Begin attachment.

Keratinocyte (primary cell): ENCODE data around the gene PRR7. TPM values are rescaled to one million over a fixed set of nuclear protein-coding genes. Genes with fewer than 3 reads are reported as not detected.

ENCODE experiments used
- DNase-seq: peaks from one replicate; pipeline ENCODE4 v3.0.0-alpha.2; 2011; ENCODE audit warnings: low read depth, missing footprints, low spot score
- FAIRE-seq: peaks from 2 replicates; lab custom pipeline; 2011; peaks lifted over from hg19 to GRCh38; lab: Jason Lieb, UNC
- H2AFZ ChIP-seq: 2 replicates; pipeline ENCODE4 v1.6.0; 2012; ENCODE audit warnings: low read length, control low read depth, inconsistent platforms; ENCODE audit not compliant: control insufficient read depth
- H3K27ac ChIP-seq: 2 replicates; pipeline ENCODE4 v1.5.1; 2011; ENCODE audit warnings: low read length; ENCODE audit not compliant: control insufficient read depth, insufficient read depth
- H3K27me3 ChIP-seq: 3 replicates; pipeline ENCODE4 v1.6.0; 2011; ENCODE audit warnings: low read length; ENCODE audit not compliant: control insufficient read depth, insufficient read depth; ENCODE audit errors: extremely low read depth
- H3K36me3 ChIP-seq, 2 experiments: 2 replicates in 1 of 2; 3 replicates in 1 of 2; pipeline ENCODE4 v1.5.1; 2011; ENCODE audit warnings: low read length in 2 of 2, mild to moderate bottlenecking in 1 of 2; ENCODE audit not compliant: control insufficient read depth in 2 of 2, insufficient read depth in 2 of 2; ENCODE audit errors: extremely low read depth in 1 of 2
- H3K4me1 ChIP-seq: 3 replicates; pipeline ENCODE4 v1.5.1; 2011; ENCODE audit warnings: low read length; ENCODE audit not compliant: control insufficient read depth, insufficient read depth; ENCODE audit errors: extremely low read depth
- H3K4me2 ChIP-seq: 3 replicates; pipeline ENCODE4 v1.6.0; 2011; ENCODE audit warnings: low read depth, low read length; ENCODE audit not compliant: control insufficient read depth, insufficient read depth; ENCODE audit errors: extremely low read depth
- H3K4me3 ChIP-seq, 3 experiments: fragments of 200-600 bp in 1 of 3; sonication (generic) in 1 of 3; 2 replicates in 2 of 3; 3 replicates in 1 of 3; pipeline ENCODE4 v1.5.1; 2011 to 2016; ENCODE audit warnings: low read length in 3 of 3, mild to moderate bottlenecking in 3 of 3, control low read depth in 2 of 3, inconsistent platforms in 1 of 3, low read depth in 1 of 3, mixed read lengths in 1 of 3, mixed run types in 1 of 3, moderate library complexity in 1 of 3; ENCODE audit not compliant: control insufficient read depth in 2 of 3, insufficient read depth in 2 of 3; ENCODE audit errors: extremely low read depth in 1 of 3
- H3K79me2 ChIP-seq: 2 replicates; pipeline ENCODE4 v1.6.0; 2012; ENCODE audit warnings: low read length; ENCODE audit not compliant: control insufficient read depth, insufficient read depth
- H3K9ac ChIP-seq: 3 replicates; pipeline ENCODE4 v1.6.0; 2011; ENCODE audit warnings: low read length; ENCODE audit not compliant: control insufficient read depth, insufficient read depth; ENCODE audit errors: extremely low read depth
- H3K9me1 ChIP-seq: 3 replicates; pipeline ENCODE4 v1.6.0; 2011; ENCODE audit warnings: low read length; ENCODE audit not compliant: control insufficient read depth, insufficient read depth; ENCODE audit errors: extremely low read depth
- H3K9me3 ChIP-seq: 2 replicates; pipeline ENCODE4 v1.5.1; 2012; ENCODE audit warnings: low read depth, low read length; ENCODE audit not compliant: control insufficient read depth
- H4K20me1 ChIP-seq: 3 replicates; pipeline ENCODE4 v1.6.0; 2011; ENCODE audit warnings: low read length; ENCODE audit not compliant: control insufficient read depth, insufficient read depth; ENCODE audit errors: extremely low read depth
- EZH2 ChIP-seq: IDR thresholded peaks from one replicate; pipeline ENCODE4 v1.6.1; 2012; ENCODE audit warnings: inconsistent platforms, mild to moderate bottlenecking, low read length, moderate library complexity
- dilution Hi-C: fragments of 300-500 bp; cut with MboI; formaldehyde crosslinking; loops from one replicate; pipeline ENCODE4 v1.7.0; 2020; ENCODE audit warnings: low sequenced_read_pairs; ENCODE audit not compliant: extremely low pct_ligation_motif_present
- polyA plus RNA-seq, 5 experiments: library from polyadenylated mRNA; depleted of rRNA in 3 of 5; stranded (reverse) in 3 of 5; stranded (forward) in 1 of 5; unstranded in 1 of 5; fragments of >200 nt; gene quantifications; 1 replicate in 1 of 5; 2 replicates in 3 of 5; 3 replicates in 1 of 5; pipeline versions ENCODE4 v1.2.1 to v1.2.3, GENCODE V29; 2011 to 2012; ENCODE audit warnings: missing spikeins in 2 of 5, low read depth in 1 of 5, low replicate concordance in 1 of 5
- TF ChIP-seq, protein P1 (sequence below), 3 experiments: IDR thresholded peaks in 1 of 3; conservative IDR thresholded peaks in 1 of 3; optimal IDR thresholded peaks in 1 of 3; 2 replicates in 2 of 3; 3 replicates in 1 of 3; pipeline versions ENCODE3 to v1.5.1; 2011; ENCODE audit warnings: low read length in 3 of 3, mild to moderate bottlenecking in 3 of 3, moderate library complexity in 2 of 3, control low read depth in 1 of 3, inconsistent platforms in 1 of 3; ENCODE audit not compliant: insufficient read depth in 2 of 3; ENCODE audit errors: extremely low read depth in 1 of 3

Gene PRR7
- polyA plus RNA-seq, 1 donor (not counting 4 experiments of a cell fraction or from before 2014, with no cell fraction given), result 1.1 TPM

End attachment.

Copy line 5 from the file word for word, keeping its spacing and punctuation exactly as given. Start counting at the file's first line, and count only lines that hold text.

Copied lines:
- H2AFZ ChIP-seq: 2 replicates; pipeline ENCODE4 v1.6.0; 2012; ENCODE audit warnings: low read length, control low read depth, inconsistent platforms; ENCODE audit not compliant: control insufficient read depth